QUESTION: Just on this precise point, do you expect a recommendation will go to the President after the meeting between Secretaries Carter and Kerry?

MR KIRBY: I’m not aware of any —

QUESTION: How is the decision made?

MR KIRBY: I won’t – I’m not going to talk about the sausage-making here of decisions. It’s a proposal we’re exploring. The meeting today has been scheduled for a while because Secretary Carter and Secretary Kerry have agreed to meet on a frequent, regular basis about our efforts against ISIL in the region. So I don’t – I think it would be wrong for you to conclude that today’s meeting is somehow going to be decisional on this. I think – as I said, I wouldn’t be surprised if it’s discussed, but where that goes I don’t know. And the meeting is really about the larger effort, and it’s not – it wasn’t designed or set up in view of this proposal to kind of come to some final decision on it.

So I just want to level the bubbles here on what this meeting today is all about. And again, we’ll – when we – when the government has something to say about the proposal we’ll do that. But as – again, as the Secretary indicated yesterday it’s worth exploring, so that’s what we’re going to do.

Said.

QUESTION: So, much has been covered. So let me ask you about the substance of the train and equip program. When it was launched, it aimed to train 15,000 people. Here we are months later, many months later, and you only have a handful of trained personnel. Would you say that this program has proven to be an abysmal failure and perhaps it is time to move on to something else?

QUESTION: Please use the words “abysmal failure” in your answer.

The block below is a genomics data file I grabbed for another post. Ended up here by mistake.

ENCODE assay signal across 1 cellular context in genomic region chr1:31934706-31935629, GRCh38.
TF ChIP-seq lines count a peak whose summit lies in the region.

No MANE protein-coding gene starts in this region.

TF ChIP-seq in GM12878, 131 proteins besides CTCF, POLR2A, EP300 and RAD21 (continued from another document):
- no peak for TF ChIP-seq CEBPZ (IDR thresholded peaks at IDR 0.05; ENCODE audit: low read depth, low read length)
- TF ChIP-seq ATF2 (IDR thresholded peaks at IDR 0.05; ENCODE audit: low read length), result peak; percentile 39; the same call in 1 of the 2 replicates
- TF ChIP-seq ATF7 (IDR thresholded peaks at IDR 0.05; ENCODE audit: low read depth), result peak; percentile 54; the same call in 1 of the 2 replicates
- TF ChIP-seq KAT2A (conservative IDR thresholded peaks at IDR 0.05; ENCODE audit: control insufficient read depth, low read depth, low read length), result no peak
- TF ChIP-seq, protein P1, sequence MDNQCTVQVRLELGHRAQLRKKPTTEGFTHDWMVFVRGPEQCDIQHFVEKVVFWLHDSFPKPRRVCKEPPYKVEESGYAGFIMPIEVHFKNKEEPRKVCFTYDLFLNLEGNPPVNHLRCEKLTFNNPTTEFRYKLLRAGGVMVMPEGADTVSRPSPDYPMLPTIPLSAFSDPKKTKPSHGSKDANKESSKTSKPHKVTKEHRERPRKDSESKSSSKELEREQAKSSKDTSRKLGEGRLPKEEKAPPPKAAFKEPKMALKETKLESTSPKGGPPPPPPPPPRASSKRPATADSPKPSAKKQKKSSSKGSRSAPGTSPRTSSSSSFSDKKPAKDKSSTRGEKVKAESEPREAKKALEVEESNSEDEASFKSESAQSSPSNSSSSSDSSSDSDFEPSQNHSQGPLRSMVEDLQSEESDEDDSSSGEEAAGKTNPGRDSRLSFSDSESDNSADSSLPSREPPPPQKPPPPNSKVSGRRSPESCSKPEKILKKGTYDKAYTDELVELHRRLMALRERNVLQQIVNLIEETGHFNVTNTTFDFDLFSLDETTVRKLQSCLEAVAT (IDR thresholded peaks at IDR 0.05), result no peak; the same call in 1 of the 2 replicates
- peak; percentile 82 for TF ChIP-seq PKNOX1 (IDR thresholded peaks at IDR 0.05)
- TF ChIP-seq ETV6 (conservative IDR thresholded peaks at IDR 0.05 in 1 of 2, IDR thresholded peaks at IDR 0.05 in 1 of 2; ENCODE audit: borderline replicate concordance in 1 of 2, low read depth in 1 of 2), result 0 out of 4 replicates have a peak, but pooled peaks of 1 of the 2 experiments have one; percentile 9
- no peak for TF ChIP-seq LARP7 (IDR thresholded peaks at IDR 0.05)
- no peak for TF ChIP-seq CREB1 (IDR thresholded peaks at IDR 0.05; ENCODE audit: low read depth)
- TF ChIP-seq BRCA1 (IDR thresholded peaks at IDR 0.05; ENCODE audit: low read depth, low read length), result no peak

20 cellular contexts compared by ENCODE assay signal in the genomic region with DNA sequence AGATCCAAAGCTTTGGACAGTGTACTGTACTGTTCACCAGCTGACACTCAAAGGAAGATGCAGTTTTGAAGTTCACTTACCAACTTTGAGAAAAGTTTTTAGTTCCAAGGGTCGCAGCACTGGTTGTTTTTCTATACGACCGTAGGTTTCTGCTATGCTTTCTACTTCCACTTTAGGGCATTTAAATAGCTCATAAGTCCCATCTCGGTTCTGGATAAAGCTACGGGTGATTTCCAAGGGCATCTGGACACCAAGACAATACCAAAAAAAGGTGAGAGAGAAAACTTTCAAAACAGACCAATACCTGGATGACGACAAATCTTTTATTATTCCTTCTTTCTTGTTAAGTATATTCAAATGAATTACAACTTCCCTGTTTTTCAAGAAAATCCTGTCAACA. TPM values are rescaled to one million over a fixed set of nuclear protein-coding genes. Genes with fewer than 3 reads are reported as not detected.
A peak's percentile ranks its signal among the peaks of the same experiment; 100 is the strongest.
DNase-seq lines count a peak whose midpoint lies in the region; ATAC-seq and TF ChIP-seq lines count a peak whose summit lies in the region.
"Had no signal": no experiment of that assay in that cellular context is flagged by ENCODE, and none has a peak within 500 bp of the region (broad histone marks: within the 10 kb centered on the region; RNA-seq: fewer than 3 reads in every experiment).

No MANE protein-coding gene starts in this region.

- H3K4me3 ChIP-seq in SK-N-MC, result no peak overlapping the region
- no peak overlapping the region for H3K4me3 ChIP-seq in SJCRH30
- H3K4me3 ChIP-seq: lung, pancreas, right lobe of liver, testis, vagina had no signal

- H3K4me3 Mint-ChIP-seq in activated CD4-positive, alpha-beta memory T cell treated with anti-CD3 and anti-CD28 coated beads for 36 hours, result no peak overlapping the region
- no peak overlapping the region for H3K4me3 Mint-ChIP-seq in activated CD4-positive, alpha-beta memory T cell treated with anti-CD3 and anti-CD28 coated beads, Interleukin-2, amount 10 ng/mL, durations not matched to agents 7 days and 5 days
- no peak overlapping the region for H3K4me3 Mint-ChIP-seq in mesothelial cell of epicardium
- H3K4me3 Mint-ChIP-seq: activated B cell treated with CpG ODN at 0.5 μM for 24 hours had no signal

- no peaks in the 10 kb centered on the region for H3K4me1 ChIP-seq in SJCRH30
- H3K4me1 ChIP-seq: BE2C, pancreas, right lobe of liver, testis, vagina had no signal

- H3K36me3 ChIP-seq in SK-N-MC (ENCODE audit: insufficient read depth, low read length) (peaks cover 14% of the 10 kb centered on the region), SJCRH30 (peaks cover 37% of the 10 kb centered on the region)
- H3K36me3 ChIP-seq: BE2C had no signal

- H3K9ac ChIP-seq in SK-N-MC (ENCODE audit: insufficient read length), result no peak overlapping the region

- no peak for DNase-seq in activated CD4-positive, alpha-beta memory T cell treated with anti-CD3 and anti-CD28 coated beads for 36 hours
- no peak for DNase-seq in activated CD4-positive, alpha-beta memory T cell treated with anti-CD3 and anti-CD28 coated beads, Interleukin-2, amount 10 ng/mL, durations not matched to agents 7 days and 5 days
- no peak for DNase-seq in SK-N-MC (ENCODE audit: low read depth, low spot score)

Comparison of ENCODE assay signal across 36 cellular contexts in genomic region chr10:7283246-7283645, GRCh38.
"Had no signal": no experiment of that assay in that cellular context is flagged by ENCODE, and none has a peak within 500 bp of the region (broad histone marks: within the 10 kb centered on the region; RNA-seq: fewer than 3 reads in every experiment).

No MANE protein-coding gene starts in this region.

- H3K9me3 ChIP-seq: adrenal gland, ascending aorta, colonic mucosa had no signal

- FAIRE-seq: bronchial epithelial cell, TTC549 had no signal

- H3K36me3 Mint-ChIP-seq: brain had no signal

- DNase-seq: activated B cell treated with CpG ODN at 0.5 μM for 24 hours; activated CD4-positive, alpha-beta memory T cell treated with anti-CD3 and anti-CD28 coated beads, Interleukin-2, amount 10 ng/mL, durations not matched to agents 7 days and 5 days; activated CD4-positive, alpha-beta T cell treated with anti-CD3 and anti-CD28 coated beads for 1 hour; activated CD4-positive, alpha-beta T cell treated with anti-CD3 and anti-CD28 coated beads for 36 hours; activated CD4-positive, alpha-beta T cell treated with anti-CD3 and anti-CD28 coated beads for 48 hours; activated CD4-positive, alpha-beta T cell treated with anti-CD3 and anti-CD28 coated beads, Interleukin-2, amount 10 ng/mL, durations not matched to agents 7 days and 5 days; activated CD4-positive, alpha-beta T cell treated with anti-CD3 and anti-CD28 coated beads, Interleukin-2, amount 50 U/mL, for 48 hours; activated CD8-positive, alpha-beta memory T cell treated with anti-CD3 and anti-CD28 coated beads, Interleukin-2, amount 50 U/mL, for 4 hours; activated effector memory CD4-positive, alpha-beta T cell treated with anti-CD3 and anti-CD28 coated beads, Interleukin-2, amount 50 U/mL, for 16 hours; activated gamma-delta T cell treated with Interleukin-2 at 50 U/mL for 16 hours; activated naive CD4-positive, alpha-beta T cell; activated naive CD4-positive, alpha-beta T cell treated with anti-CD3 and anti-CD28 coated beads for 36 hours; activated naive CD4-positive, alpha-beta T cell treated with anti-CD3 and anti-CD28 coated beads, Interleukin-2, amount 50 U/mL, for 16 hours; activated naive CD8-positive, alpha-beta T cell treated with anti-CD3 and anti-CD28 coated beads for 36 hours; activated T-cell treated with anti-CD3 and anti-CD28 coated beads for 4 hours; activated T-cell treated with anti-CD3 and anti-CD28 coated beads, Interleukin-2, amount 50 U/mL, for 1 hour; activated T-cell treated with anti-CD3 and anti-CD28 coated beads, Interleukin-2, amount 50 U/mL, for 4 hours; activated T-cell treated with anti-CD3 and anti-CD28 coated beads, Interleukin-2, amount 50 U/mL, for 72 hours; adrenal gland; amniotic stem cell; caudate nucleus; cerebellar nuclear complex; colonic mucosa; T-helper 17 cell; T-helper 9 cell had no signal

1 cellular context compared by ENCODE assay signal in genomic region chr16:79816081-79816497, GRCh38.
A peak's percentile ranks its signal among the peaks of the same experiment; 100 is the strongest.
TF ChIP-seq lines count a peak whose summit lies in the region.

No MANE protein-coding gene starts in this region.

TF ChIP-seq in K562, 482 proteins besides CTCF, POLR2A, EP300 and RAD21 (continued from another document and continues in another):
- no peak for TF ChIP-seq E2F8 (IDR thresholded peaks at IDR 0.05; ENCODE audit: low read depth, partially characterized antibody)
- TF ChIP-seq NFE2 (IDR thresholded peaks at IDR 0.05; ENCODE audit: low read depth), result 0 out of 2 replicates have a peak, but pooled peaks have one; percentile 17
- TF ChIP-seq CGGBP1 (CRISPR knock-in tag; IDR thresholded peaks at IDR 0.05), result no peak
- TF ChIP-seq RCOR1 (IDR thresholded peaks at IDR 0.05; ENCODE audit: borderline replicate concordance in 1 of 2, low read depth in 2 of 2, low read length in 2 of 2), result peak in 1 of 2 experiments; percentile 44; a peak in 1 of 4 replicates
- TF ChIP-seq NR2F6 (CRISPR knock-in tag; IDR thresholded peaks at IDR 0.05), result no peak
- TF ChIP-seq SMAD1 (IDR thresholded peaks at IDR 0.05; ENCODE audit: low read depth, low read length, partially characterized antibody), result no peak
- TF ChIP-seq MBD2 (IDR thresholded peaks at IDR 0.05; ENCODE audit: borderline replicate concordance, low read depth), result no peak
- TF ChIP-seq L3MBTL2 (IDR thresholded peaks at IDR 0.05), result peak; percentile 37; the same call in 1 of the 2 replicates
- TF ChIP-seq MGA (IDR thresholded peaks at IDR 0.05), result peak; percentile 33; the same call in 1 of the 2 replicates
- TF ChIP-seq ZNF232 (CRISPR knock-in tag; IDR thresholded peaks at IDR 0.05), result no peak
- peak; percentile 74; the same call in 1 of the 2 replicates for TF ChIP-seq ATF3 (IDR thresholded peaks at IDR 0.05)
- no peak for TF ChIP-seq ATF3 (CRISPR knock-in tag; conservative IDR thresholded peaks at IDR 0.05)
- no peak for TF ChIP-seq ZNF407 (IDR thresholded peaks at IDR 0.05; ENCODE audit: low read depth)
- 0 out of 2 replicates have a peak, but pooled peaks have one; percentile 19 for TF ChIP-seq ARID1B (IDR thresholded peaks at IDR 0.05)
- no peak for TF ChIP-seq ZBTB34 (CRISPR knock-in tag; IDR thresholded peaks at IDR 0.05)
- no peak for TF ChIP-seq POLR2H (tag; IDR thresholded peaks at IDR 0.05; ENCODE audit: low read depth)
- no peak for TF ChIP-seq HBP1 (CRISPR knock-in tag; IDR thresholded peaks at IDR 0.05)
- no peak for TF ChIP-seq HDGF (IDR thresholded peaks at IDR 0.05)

MR KIRBY: What I would say —

QUESTION: Okay, failure. I apologize.

MR KIRBY: What I would say is that it is clearly a program that has faced significant challenges, and Pentagon leaders have been very open and candid – forthright about what those challenges are. You can see what General Austin had to say about it yesterday. And like the military is very good at doing – reassessing itself – they will reassess this program.

QUESTION: Now, the reason is because the groups out there – and there are many groups that you will not work with for obvious reasons – they claim that your vetting process insists on the goal of fighting ISIS and nothing else, and that’s why it is very difficult to get recruits. Would you agree with that?

MR KIRBY: I want to be careful that I don’t talk too much about a Defense Department program, but given that I have a certain history with it I’ll tell you that the program was always designed, and we’ve talked about this before, it was designed at the outset – now what it may become in the future I don’t know, but what it was designed at the outset to do was three things: one, to train them to go back to their communities and their neighborhoods and their towns to help defend their fellow citizens against ISIL; number two, eventually to go after ISIL in an offensive way, maybe outside their homes and towns and villages and communities; and number three, eventually to help contribute in a meaningful way to what we want to see in Syria, which is a political transition.

That was the framework for it. So if you’re asking me, do some potential recruits say that the program was designed to get them to go after ISIL principally, I’d say yeah, that’s an accurate assessment. That’s what it was designed to do and we were very open and honest about that from the very beginning – but to do it small, to do it locally, and then eventually to go on the offensive. That – there was a sort of a phased approach here to it. Again, what it’s going to look like going forward I’d leave that to my colleagues at the Pentagon.

Yes.

QUESTION: Japan’s security bill has passed committee, and it is now destined to go to the upper house in parliament for final approval. Does the U.S. have any comment on this?